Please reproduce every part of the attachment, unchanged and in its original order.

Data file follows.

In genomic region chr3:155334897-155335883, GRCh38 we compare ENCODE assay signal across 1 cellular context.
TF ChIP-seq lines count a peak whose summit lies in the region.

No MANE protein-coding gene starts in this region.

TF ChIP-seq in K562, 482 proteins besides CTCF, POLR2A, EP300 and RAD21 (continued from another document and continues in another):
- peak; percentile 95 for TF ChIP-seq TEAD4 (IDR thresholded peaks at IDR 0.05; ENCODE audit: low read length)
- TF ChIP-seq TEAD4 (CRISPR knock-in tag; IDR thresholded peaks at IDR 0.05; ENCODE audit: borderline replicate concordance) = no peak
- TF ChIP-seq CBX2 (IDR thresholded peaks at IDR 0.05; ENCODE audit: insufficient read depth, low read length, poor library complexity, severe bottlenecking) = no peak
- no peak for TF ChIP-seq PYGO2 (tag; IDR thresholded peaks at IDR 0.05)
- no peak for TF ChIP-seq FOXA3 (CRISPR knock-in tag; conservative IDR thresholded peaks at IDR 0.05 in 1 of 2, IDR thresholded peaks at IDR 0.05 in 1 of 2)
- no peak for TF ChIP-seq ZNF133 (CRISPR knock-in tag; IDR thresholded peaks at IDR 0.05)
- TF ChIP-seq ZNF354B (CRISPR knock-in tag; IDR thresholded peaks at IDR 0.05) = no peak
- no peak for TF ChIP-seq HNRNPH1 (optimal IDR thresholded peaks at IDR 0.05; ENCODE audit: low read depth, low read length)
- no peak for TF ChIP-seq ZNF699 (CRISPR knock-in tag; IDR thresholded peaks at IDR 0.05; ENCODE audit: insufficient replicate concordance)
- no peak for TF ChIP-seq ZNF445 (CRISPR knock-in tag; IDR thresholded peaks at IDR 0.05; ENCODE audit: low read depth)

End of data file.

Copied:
In genomic region chr3:155334897-155335883, GRCh38 we compare ENCODE assay signal across 1 cellular context.
TF ChIP-seq lines count a peak whose summit lies in the region.

No MANE protein-coding gene starts in this region.

TF ChIP-seq in K562, 482 proteins besides CTCF, POLR2A, EP300 and RAD21 (continued from another document and continues in another):
- peak; percentile 95 for TF ChIP-seq TEAD4 (IDR thresholded peaks at IDR 0.05; ENCODE audit: low read length)
- TF ChIP-seq TEAD4 (CRISPR knock-in tag; IDR thresholded peaks at IDR 0.05; ENCODE audit: borderline replicate concordance) = no peak
- TF ChIP-seq CBX2 (IDR thresholded peaks at IDR 0.05; ENCODE audit: insufficient read depth, low read length, poor library complexity, severe bottlenecking) = no peak
- no peak for TF ChIP-seq PYGO2 (tag; IDR thresholded peaks at IDR 0.05)
- no peak for TF ChIP-seq FOXA3 (CRISPR knock-in tag; conservative IDR thresholded peaks at IDR 0.05 in 1 of 2, IDR thresholded peaks at IDR 0.05 in 1 of 2)
- no peak for TF ChIP-seq ZNF133 (CRISPR knock-in tag; IDR thresholded peaks at IDR 0.05)
- TF ChIP-seq ZNF354B (CRISPR knock-in tag; IDR thresholded peaks at IDR 0.05) = no peak
- no peak for TF ChIP-seq HNRNPH1 (optimal IDR thresholded peaks at IDR 0.05; ENCODE audit: low read depth, low read length)
- no peak for TF ChIP-seq ZNF699 (CRISPR knock-in tag; IDR thresholded peaks at IDR 0.05; ENCODE audit: insufficient replicate concordance)
- no peak for TF ChIP-seq ZNF445 (CRISPR knock-in tag; IDR thresholded peaks at IDR 0.05; ENCODE audit: low read depth)